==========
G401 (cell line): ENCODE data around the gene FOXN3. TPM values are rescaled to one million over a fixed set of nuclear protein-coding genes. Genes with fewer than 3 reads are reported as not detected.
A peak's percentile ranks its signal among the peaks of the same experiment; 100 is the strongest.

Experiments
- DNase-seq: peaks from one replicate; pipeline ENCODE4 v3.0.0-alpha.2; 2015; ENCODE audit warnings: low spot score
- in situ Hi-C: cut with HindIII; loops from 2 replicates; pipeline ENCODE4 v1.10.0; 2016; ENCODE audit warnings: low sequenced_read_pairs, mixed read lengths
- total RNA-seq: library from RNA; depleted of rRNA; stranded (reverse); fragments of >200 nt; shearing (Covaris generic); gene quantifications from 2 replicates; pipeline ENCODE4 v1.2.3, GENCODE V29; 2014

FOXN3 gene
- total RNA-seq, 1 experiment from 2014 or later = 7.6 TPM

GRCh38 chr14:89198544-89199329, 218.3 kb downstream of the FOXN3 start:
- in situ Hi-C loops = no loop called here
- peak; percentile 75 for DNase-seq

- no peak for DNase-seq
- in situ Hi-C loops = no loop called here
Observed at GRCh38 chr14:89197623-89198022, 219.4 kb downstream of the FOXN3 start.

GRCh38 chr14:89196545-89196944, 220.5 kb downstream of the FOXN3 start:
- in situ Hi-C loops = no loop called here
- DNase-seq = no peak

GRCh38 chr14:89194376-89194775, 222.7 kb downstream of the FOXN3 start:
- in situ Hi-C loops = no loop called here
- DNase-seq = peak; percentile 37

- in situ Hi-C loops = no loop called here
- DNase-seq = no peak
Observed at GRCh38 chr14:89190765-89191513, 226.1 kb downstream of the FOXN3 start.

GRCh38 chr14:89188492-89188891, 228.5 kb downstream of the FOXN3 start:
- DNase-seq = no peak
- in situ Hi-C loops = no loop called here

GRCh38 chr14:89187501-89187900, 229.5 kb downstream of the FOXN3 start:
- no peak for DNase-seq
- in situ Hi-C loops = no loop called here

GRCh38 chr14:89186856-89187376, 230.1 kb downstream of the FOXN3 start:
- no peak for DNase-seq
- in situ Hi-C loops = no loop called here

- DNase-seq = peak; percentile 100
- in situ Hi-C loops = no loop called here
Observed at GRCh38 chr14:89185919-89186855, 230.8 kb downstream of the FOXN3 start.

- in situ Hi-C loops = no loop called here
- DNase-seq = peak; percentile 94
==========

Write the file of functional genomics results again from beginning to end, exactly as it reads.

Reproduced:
G401 (cell line): ENCODE data around the gene FOXN3. TPM values are rescaled to one million over a fixed set of nuclear protein-coding genes. Genes with fewer than 3 reads are reported as not detected.
A peak's percentile ranks its signal among the peaks of the same experiment; 100 is the strongest.

Experiments
- DNase-seq: peaks from one replicate; pipeline ENCODE4 v3.0.0-alpha.2; 2015; ENCODE audit warnings: low spot score
- in situ Hi-C: cut with HindIII; loops from 2 replicates; pipeline ENCODE4 v1.10.0; 2016; ENCODE audit warnings: low sequenced_read_pairs, mixed read lengths
- total RNA-seq: library from RNA; depleted of rRNA; stranded (reverse); fragments of >200 nt; shearing (Covaris generic); gene quantifications from 2 replicates; pipeline ENCODE4 v1.2.3, GENCODE V29; 2014

FOXN3 gene
- total RNA-seq, 1 experiment from 2014 or later = 7.6 TPM

GRCh38 chr14:89198544-89199329, 218.3 kb downstream of the FOXN3 start:
- in situ Hi-C loops = no loop called here
- peak; percentile 75 for DNase-seq

- no peak for DNase-seq
- in situ Hi-C loops = no loop called here
Observed at GRCh38 chr14:89197623-89198022, 219.4 kb downstream of the FOXN3 start.

GRCh38 chr14:89196545-89196944, 220.5 kb downstream of the FOXN3 start:
- in situ Hi-C loops = no loop called here
- DNase-seq = no peak

GRCh38 chr14:89194376-89194775, 222.7 kb downstream of the FOXN3 start:
- in situ Hi-C loops = no loop called here
- DNase-seq = peak; percentile 37

- in situ Hi-C loops = no loop called here
- DNase-seq = no peak
Observed at GRCh38 chr14:89190765-89191513, 226.1 kb downstream of the FOXN3 start.

GRCh38 chr14:89188492-89188891, 228.5 kb downstream of the FOXN3 start:
- DNase-seq = no peak
- in situ Hi-C loops = no loop called here

GRCh38 chr14:89187501-89187900, 229.5 kb downstream of the FOXN3 start:
- no peak for DNase-seq
- in situ Hi-C loops = no loop called here

GRCh38 chr14:89186856-89187376, 230.1 kb downstream of the FOXN3 start:
- no peak for DNase-seq
- in situ Hi-C loops = no loop called here

- DNase-seq = peak; percentile 100
- in situ Hi-C loops = no loop called here
Observed at GRCh38 chr14:89185919-89186855, 230.8 kb downstream of the FOXN3 start.

- in situ Hi-C loops = no loop called here
- DNase-seq = peak; percentile 94